Adrian Clayborn shelves retirement talk, happy to join Patriots

FOXBOROUGH, Mass. – Veteran defensive end Adrian Clayborn, who signed a two-year contract with a base value of $10 million as the New England Patriots top free agent this offseason, has persevered through multiple injuries over his career.

As he detailed in a Players Tribune piece in January, he had a torn ACL, MCL and meniscus in 2012, a torn right bicep in 2014, a torn MCL and meniscus in 2016, and then a torn left bicep in the playoffs after the 2016 regular season.

Facing another challenging rehabilitation with his left bicep, Clayborn thought about retirement at that point.

“Ultimately I just prayed about it, with my wife, my family, and talking to my agent [Blake Baratz], and just coming to the decision that I wanted to play. I’m glad I made that decision to come back,” Clayborn said in an introductory conference call with Patriots reporters on Wednesday. “Getting over that hump was a big one, dealing with my fourth injury, but I’m trying to play as long as I can. As long as this body lets me.”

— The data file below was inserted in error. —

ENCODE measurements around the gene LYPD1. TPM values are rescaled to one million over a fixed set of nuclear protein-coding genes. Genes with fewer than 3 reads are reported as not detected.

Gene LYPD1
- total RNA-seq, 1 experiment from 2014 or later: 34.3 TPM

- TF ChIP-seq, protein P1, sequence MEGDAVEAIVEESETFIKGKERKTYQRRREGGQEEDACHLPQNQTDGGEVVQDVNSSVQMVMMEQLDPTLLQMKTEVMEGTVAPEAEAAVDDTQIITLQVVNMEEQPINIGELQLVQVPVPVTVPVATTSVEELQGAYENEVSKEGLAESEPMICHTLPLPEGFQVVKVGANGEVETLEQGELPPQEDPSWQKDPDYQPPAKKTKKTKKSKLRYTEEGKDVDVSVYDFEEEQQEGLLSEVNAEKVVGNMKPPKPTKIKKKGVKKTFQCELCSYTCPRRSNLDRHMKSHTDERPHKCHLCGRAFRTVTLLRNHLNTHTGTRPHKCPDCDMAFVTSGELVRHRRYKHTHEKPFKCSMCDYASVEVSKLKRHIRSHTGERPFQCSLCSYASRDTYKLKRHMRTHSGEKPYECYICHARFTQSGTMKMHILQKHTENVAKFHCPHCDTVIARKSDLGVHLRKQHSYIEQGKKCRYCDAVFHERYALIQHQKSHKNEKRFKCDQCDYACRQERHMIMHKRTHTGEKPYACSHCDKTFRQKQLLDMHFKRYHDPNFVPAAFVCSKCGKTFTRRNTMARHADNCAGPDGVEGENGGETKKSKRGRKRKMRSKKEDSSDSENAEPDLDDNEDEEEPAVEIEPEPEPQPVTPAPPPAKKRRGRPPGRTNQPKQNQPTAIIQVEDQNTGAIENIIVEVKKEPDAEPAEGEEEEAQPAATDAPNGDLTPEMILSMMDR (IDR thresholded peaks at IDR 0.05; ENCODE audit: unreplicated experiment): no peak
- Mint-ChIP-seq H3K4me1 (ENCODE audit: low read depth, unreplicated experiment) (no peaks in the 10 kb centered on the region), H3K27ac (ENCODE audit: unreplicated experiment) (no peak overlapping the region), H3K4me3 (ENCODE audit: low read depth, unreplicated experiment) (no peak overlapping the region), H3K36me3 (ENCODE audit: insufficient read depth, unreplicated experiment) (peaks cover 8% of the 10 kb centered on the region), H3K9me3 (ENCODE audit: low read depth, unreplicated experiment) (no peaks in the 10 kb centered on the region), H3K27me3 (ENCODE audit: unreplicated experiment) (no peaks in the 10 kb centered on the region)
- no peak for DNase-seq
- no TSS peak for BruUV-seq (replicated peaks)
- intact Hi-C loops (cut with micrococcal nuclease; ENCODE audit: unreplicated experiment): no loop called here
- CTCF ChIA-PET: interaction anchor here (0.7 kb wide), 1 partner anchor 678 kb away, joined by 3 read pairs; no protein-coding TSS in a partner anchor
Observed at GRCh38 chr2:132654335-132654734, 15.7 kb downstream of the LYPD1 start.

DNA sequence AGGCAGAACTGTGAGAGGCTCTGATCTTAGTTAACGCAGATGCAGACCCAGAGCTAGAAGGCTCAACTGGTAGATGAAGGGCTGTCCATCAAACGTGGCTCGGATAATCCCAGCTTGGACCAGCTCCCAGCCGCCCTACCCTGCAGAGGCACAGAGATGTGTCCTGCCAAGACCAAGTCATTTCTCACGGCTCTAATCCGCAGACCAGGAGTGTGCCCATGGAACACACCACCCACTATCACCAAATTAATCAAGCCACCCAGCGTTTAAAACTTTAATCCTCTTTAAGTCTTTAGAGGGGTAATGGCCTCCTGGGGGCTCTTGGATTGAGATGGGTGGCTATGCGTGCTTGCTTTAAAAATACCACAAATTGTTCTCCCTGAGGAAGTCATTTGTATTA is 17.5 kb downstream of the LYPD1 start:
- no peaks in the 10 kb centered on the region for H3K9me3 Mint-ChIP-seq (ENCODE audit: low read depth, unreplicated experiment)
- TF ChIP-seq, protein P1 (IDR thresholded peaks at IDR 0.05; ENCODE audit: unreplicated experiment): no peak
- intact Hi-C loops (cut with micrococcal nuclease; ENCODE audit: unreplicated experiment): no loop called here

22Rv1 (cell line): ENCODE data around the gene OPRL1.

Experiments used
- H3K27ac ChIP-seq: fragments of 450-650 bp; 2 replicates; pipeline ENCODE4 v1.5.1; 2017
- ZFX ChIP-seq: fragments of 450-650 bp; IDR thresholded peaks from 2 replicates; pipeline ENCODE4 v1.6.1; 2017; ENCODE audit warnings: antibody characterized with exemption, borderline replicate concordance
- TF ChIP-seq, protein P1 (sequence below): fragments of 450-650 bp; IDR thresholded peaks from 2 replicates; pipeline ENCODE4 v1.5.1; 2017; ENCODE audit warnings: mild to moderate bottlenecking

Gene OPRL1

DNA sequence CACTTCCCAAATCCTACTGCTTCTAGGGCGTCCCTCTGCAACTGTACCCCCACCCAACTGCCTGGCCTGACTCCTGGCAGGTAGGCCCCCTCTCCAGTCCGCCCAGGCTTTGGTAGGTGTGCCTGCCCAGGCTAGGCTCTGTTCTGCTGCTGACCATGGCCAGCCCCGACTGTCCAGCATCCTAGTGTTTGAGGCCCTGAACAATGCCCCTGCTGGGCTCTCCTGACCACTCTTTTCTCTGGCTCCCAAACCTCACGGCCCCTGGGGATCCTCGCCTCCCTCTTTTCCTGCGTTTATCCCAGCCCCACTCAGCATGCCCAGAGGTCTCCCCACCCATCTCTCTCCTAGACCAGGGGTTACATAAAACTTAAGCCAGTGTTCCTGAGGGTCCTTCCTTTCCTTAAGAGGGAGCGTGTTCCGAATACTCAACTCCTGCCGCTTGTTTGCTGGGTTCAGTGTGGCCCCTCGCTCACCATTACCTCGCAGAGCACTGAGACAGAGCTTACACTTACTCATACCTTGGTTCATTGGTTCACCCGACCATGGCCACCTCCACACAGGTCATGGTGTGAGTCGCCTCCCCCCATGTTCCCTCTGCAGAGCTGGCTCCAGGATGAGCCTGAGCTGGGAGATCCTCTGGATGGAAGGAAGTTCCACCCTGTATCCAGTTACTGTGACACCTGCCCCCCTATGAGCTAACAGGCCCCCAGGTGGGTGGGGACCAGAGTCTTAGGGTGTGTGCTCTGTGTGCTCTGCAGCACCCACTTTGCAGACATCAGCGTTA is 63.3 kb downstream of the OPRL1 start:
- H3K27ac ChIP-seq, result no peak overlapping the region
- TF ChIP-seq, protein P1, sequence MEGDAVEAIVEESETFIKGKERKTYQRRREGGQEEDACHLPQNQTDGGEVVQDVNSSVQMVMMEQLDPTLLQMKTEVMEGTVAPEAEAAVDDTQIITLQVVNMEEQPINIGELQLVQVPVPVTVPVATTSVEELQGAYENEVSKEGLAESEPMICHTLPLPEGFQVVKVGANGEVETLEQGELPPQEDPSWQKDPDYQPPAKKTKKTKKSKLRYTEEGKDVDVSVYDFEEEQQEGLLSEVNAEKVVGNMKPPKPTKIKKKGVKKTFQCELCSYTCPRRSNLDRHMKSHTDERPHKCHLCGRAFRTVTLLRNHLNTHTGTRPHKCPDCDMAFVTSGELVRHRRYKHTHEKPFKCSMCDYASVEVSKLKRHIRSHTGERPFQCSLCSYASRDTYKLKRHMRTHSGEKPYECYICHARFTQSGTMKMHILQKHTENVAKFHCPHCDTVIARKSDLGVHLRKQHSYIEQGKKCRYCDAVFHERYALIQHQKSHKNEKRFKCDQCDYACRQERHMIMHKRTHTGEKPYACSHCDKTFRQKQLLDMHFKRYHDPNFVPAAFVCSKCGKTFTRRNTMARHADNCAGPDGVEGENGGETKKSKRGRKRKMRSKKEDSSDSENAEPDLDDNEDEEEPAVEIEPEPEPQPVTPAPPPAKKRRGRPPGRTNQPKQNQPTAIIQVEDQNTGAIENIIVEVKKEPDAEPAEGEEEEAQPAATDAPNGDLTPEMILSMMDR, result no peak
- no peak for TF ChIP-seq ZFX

Clayborn, who turns 30 on July 6, said that in discussions with Patriots coaches he liked what he heard from them in terms of his possible role.

“It just kind of brings me back to my Iowa days where you have to work for what you get. I’m all for that,” he said. “I know I can rush the passer and set the edge in the running game. There are a couple different positions they believe I can play and it’s up to me to prove I can play them.”

The 6-foot-3, 280-pound Clayborn, who entered the NFL as a first-round draft choice of the Buccaneers in 2011, described his playing style as “aggressive, hard-nosed” and added, “I like to play every play like it’s my last.”

Clayborn was mostly utilized as a sub rusher last season with the Falcons – where he said he appreciates what he learned from head coach Dan Quinn – and believes he could take on an expanded role if asked.

“That’s what people have pigeonholed me in – a third-down player. But I know I can play first, second, third down if need be,” he said.

Of overcoming personal adversity, such as Erb’s Palsy and losing a brother at a young age, Clayborn said, “You take the blows when they come and throw a couple back at times. Just learn to fight and scrap and keep going.”

While a string of injuries could have grounded him, he has done just that.